The Food and Flowers Freedom Act

...ever, is that it is prohibited for city dwellers in R1 zones to grow fruits, nuts, flowers or seedlings and sell them off-site – at local farmers’ markets for example. Furthermore, no one at City Hall can agree on what Truck Gardening is. We think it’s time for the City of Los Angeles to come into the 21st century and amend its municipal code to support the burgeoning urban farming movement. It’s time L.A. legalized urban farming in R1 zon...

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Remember to Label Those Jars!

...e, from the jars above, that I’m not very good about this. When were those jars canned and what’s in them? I have no idea. They were probably the result of some late night canning frenzy two years ago. At the time I probably thought to myself, “I’ll label them in the morning.” Not only should the jars be labeled, but it would also have been nice to have some notes on the recipe I used and where the fruit was sourced...

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Scarlet Runner Bean Stew

Homegrown Neighbor here: Apparently a block away, Mrs. Homegrown has also been having bean cravings. Maybe there is something in the air. Maybe its just that beans are hearty, filling, inexpensive and all around awesome. I happened to get my hands on a bag of dried scarlet runner beans from Rancho Gordo specialty beans. Scarlet runners are a favorite garden bean as they are great climbers and produce beautiful red flowers. If you want to grow...

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How to make a Calendula oil infusion

...this mini series on Calendula (pot marigold). This post will be on infusing oil, and next week we’ll have the one on salves. We’ve already covered the growing and drying Calendula: Why not plant some Calendula Harvesting and drying Calendula Oil infusion is as simple as can be.  Oil infusion is soaking. Think of it like making sun tea. You take a nice clean jar with a good lid, and fill that about half way full of dried herb, to...

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Urban Chicken Enthusiasts Unite!

Creating community is a vital part of the urban homesteading movement. For why should one make jam or grow zucchini without people to share it with? In a big, crazy city like L.A. there are lots of interesting people doing inspiring things, you just have to find them. I’m always excited to meet new people who are interested in all the things we write about here at Homegrown Evolution. I was lucky to move a block away from Mr. and Mrs. Home...

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KRAUT FEST!!!!

Limited edition Kraut Fest poster–click to enlargulate There’s been way too many Los Angeles based event announcements this week and not enough blogging! So sorry–one last announcement and we’ll be back to our regular programming: Kraut Fest 2009! September 6, 2009 11am – 3pm Taught by Mark Frauenfelder, Erik Knutzen, Kelly Coyne, Jean-Paul Monsche, and the winner of Critter’s 2009 Kimchi Competition, Ogh...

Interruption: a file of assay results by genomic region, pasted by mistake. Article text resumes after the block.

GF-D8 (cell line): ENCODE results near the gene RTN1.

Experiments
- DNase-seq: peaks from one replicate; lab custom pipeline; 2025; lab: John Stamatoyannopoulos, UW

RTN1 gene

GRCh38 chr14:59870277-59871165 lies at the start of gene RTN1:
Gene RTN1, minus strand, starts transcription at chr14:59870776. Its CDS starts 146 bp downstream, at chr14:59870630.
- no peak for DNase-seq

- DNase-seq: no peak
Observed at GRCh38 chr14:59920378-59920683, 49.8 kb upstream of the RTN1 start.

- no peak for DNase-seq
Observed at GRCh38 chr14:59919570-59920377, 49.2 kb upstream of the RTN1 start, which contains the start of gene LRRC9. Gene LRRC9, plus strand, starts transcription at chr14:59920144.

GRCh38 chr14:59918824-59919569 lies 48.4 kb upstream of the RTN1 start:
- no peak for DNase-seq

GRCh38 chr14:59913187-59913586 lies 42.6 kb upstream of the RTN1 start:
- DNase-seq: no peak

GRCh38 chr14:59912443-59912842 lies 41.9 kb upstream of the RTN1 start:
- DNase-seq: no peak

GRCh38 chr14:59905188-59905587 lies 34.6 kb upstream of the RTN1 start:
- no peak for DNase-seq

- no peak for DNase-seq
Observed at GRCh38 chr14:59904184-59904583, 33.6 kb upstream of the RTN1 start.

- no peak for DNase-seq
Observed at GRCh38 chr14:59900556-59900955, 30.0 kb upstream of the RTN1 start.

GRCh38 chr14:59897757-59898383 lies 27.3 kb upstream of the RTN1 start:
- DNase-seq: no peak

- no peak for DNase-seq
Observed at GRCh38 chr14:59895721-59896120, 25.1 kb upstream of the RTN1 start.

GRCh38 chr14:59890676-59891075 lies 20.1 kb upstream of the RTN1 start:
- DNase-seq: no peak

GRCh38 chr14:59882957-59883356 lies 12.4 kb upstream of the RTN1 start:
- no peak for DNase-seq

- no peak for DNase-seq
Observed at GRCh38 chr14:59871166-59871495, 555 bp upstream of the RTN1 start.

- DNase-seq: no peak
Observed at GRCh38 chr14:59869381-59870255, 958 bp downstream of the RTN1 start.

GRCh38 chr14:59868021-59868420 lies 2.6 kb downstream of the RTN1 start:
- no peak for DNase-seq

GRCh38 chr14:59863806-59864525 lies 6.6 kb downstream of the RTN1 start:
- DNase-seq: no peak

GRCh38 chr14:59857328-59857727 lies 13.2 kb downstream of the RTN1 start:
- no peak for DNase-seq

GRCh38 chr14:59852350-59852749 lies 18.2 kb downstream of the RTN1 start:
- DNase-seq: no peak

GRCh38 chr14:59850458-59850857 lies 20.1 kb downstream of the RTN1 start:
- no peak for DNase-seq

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Homestead Academy: A Two Day Course in Kitchen Self-Reliance

I’ll be doing a keynote speech at the end of an intensive weekend of classes in bread baking, vinegar brewing, yogurt making and more. The event, which will take place on July 6th and 7th is presented by Growcology and the Emerald Village and will take place in Vista, CA. This weekend intensive is designed to catapult you into a life of self-reliance through homesteading. Join Growcology and the Emerald Village Voluntee...

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Shameless Self Promotion, With Kitten

We’ve heard from several people that Making It is an excellent sleep aid. Just a reminder that our two books, Making It: Radical Home Ec for a Post-Consumer World and The Urban Homestead make great holiday gifts. There’s also a Kindle edition of both Making It andThe Urban Homestead if you’re e-inclined. Even if you just click through our Amazon bookstore (on the right column) and don’t buy any of our books, we...

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The Making of a Great Olive Oil

...(called malaxation) the pulpy olive mass goes into a high speed centrifuge: Matt (left) Dale (right) with the centrifuge At the end of all this machinery the oil pours out of a spigot and into a steel drum: We all had the great privilege of tasting the freshly squeezed oil. I won’t soon forget that heavenly flavor. Matt told us that it takes around a ton of olives to make 25 to 30 gallons of oil. The olives come from a thousand t...

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Broom Corn–or is it Broomcorn?

Mrs. Homegrown here: This summer I suggested we plant broom corn for no other good reason than I saw the seed pack at the nursery and thought it would be fun to make a broom. (This sort of temporary insanity often overtakes me in the seed aisle.) So without knowing anything at all about broom corn or broom making we planted a block of the stuff. Maybe I should have done a little research into broom making before planting, but I let it slide ...

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